I first started thinking about writing a memoir when I was in my teens. Whenever I met someone new, I told them my story (living in Santa Cruz, meeting the Hartleys, being adopted by them). All of this happened when I was pretty young (15); they would say what a remarkable story it was. They also mentioned how lucky I was to be adopted and grow up in one of the best areas of the United States. All those people don’t know that I am even luckier than they think. My story is extraordinary; it all happened because of one chance encounter. If I look at my life, there has been a series of pivotal times when I made a choice that affected the rest of my life. I’m not kidding.
Pivotal, in the sense that my choice determined what came next. For example, Meeting the Hartleys that one particular morning outside their hotel. I was there because I was on my way to work. They were there because they were filming their latest documentary. Furthermore, their visit to Galapagos was an afterthought as their primary focus was Peru and Machu Pichu. Ecuador and the Galapagos were a way to spend more time in South America that summer. Yet, this encounter, how I reacted to it, and what followed would not have happened any other day or place. The stars were aligned for me that morning. And they are so ingrained that all I have to do is close my eyes, and I can picture that encounter as if I’m watching the scene in a movie.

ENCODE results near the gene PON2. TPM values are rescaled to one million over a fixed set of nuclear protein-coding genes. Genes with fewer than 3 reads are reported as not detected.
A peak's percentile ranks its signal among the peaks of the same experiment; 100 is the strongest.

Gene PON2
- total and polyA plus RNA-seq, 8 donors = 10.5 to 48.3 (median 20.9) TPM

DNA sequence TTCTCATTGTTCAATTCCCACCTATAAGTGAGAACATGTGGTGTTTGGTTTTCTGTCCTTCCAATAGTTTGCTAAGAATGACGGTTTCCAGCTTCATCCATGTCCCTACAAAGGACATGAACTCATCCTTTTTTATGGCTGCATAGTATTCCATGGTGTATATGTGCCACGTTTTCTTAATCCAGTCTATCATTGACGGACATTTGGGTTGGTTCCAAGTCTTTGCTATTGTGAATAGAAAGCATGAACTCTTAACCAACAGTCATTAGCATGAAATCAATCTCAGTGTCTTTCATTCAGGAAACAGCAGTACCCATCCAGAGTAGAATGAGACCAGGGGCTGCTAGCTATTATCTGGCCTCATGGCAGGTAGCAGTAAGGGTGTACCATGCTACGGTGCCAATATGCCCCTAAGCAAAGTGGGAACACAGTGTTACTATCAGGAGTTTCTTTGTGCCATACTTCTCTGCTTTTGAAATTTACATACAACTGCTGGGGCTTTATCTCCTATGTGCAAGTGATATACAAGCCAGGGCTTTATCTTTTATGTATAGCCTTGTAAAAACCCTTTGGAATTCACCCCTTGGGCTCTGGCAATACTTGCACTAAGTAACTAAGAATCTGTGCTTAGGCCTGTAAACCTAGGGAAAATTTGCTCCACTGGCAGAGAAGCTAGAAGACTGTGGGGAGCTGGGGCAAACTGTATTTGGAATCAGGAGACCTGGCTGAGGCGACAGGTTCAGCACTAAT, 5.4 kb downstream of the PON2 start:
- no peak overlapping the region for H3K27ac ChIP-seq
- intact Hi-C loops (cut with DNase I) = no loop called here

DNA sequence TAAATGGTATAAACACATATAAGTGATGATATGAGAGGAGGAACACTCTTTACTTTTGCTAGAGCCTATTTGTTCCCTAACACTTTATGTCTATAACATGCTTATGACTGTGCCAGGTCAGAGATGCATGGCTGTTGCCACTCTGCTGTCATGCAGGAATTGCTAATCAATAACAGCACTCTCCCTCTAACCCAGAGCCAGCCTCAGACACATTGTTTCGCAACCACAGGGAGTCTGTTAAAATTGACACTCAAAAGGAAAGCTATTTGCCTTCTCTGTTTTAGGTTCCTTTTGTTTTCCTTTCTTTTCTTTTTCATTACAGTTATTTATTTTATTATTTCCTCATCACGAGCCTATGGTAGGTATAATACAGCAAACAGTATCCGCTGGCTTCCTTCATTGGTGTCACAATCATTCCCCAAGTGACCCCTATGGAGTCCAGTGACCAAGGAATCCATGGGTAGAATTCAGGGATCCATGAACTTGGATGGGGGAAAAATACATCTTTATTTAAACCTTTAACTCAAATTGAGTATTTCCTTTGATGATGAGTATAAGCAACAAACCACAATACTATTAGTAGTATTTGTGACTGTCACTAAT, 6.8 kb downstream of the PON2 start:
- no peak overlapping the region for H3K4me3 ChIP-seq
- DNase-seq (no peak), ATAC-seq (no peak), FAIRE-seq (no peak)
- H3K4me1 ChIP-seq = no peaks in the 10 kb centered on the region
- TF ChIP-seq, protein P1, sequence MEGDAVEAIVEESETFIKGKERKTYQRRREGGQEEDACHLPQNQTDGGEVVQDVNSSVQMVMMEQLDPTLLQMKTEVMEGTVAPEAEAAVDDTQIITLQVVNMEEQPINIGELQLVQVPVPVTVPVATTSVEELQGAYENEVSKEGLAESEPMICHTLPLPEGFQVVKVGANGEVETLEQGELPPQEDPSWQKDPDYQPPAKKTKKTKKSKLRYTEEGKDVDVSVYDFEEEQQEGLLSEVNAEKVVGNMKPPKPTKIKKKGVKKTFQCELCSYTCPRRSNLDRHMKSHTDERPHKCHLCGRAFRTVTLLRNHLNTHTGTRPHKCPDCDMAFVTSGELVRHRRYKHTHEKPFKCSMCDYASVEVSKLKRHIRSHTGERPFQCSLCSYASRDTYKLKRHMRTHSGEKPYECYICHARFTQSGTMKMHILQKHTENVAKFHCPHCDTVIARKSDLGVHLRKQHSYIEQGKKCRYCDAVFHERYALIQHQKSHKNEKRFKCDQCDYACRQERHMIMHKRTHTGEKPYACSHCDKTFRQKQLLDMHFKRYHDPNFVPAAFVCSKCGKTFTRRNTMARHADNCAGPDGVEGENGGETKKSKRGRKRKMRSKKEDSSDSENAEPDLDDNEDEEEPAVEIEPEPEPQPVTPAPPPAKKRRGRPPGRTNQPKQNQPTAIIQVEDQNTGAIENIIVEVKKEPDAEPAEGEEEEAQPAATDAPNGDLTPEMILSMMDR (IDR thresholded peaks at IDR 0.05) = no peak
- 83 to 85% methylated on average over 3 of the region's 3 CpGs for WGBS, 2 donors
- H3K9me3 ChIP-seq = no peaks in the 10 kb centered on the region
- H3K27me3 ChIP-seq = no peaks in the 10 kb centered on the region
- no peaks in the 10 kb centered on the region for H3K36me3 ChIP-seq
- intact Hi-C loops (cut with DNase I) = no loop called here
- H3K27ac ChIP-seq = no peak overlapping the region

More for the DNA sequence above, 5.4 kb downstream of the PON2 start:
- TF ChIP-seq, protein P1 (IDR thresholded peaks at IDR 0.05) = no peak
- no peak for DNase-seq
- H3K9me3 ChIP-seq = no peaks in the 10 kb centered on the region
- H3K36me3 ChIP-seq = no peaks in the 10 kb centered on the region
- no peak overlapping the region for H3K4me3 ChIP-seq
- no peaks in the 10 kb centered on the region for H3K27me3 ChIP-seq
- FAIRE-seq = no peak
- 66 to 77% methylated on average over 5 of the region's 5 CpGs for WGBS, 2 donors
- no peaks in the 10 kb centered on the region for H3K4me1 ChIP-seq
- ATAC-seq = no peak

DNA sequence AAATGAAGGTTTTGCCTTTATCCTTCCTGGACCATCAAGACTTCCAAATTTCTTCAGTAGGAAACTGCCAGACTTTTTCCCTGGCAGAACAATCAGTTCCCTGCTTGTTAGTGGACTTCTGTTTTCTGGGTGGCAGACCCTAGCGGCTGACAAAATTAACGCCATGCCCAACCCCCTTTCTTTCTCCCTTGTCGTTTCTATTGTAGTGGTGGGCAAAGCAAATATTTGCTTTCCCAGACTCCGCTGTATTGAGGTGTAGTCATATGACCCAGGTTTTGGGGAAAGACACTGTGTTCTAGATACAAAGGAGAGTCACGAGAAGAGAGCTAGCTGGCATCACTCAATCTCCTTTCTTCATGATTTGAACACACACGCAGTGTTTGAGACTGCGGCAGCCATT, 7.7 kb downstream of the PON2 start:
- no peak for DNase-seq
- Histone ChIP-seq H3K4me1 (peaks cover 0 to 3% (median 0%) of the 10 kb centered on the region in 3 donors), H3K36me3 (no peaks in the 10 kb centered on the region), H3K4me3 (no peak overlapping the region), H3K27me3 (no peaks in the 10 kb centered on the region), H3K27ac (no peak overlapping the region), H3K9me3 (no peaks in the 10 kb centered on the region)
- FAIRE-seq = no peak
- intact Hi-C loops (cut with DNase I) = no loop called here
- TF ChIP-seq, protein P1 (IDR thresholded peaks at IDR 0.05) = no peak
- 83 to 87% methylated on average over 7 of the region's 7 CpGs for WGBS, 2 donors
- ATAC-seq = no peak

I could list all those encounters at a point in my life for you, but that does not do justice to them. Instead, I am writing this memoir to bring out all those memories and examine them as I write them, and relive them for the reader so that they can see as I see them. They say that Monday morning quarterbacking is so easy. They are right; you have all the elements, you can see what happened, and you can see how things could go based on the choices made or not.
I believe our entire lives are like that. We are born, grow up, live, and die. The choices we make every day determine the path we take through life. Our choices and our attitude. I learned that lesson early on in life, which has guided me through life. I have learned to pick my battles and to know what is essential and what is not. I hope I have taught this to my children, and they, in turn, can teach them.
In a sense, I wrote this book with that in mind. To know who I am, where I come from, and what experiences shaped me. And what lessons those experiences teach so that we may not repeat them. That is my wish for you.